• Natural Gas Fuels Financial Stability and Energy Freedom

    The logistics and refuse segments of the economy, in Indiana and across the nation, are increasingly turning to an alternative fuel that helps everyone breathe a little easier – natural gas.  There are a number of benefits of natural gas as a transportation fuel, including its domestic availability, established distribution network, relatively low cost and emissions benefits. And it’s a growing trend in the transportation sector.

  • Avoiding Accidental Franchise Pitfalls

    Most people think they know a “franchise” when they see one—McDonald’s, Subway, 7-Eleven, Anytime Fitness, to name a few. However, there are some franchise relationships that are not so obvious. Many business relationships, including those in manufacturing and distribution, could easily become “accidental” franchises if companies are not careful. 

  • Julie Furber, Executive Director, Electrification Business, Cummins Inc.

    Power Solutions for the Future

    Our world is facing some significant challenges including climate change – and that means our industry is facing some of the biggest technical changes and challenges in our lifetime. These changes have two primary drivers: an evolution of technology with improved performance and improving cost, and a regulatory environment focused on reducing criteria pollutants, CO2, noise, water and other environmental impacts. 

  • Indiana Can be a Driving Force in Technology Disruption

    Indiana companies and universities have a lot to offer when it comes to applying technology to the movement towards autonomous controlled vehicles.

  • (photo courtesy Duke Energy)

    Transforming Customer Experience Through Innovation and Technology

    Duke Energy provides safe, reliable power 24 hours a day, 7 days a week and we’ve been doing that to the best of our abilities for over 100 years. In spite of that, many of our customers only think about Duke Energy when the power goes out and when the utility bill comes. But change is most certainly in the air. Increasingly, our customers tell us they want more than just a once a month, one-way communication that comes in the form of an electric bill.

  • Ballard served two terms as Indianapolis mayor and did not run for a third.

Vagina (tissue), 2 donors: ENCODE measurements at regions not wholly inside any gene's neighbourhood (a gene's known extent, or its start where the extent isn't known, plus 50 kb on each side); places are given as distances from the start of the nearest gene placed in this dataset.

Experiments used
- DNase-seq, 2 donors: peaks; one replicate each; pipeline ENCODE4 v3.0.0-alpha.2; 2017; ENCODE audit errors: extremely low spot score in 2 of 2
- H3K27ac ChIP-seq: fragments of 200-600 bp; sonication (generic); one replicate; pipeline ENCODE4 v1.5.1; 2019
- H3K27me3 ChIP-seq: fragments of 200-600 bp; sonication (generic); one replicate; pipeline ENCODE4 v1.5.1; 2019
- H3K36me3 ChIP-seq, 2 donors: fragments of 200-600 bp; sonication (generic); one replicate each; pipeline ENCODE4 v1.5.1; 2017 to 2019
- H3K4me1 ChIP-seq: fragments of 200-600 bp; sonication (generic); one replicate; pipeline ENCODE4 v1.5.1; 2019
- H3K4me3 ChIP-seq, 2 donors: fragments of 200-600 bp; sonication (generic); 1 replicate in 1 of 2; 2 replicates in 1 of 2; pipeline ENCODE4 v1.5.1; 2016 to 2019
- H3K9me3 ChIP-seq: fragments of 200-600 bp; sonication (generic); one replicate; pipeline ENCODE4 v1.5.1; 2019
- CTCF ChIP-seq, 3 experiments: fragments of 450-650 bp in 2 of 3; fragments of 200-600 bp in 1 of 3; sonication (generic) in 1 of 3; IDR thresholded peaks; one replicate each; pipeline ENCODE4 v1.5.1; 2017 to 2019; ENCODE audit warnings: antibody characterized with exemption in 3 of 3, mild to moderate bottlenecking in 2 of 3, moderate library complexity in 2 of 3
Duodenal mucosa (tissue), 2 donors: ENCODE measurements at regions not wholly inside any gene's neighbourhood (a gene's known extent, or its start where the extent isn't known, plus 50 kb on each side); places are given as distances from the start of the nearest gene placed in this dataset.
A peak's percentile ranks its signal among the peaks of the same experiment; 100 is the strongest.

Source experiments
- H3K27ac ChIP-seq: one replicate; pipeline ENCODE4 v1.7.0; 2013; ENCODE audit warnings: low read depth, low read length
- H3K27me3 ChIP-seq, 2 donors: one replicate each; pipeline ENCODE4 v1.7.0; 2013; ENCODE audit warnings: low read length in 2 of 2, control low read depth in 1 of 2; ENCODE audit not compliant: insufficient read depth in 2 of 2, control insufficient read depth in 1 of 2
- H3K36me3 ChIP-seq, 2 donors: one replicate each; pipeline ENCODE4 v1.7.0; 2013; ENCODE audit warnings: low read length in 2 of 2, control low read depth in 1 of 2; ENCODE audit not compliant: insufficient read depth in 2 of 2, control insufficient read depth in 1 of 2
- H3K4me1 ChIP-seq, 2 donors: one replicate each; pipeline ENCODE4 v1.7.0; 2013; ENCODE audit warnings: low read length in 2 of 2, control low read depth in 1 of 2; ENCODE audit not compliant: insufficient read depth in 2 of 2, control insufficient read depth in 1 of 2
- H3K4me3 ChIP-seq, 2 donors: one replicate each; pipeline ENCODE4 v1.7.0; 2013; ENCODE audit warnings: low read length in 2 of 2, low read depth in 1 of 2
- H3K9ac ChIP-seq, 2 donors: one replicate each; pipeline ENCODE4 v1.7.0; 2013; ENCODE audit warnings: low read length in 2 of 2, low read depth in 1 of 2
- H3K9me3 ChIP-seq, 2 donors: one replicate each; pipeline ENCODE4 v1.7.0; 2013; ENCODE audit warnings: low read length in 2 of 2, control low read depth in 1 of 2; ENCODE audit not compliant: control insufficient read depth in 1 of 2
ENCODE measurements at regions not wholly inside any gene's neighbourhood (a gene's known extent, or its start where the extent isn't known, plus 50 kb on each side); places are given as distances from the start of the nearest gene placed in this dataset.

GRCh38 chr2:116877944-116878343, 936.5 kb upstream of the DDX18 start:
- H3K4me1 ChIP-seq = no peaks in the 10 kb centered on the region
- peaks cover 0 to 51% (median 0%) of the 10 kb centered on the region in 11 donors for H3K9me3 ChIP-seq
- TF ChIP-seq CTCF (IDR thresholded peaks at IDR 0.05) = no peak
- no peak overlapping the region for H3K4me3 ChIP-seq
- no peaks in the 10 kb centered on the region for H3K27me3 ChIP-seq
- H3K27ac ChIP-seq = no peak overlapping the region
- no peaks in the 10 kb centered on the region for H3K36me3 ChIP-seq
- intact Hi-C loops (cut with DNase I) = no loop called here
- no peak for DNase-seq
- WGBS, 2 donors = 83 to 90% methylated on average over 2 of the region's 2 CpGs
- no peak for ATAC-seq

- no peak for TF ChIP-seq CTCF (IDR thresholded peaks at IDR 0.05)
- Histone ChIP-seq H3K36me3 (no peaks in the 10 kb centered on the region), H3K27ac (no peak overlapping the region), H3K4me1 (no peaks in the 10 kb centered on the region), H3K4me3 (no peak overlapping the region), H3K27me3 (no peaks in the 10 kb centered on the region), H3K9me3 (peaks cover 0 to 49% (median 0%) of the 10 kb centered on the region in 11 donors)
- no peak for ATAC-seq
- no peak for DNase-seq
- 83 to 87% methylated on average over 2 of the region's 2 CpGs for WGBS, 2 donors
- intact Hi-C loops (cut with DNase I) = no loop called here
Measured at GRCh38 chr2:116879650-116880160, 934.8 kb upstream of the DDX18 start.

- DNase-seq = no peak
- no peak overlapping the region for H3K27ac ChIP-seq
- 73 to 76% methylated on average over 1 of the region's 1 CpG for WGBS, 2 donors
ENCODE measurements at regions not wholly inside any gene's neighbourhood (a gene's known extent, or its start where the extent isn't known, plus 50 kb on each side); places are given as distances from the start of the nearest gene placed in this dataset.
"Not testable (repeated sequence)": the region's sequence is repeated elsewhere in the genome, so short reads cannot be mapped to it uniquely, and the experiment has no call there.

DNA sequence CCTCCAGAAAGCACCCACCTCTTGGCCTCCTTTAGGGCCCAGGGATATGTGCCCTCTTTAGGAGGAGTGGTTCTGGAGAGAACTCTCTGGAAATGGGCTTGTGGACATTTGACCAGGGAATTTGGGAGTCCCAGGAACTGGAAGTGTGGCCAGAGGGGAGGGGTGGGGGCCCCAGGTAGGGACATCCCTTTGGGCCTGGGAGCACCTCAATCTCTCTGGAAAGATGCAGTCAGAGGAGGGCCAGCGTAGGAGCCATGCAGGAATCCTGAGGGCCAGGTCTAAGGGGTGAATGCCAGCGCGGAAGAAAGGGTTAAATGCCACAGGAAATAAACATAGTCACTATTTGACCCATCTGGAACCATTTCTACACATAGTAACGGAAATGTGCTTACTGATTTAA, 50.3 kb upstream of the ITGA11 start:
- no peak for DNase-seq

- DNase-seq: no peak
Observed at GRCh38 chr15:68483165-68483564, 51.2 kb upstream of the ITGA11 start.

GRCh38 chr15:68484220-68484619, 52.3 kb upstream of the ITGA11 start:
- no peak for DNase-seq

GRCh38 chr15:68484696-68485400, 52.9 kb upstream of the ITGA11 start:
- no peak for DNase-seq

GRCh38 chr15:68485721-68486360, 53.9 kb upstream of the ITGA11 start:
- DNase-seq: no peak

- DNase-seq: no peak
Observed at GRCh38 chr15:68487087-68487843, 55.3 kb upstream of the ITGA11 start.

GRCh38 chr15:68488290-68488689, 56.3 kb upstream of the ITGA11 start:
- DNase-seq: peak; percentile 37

Indiana is Case Study in Nation’s Energy Transformation

    Amid the news of the Carrier jobs deal delivered by President-elect Donald Trump and Governor (and Vice President-elect) Mike Pence, a bigger jobs story was playing out with less fanfare. 

  • Turning Trash into Electricity

    If you spend much time talking to the people of Wabash Valley Power about what we do, chances are good you’ll hear the phrase “deliberately different.” To us, it’s a lot more than a catchy slogan—it’s the guiding principle that led us into our position as an energy industry leader. When we say we’re “deliberately different,” we mean that we take a proactive approach to our energy supply portfolio.

  • Fueling Business Growth With Renewable Energy

    Hoosier-grown LightBound began from its roots over 20 years ago as Indiana's dial-up internet service provider, and has grown to new heights as the state's only remaining full-service provider of datacenter, internet and voice services. A large part of our corporate focus is on competing with larger regional and national service providers. How can we gain an edge, while still maintaining our reputation for superior customer support? Our latest strategic decision allows us to do both.

  • Mike Terry is president and CEO of IndyGo.

    Indy's Mass Transit Poised For Future Technologies

    It may seem surprising, but Indianapolis is becoming one of the most progressive cities in the nation in advanced transportation and smart technologies - the latest of which is an all-electric bus rapid transit line (eBRT), the Red Line. While many other cities are looking to past methods of mass transit, Indy is looking forward to using advanced technologies.

  • Could Indiana Lead Next Century of Innovation?

    Many Hoosiers are familiar with Indiana’s heritage in the automotive industry in launching some of the most famous names in history like Auburn, Cord, Duesenberg, Studebaker, and Stutz. It is also well known that at the turn of the 20th century, Hoosier innovators risked their careers, finances, and reputations in creating the largest racing venue the world had ever seen: Indianapolis Motor Speedway. Indiana was an incubator of innovation in advanced transportation.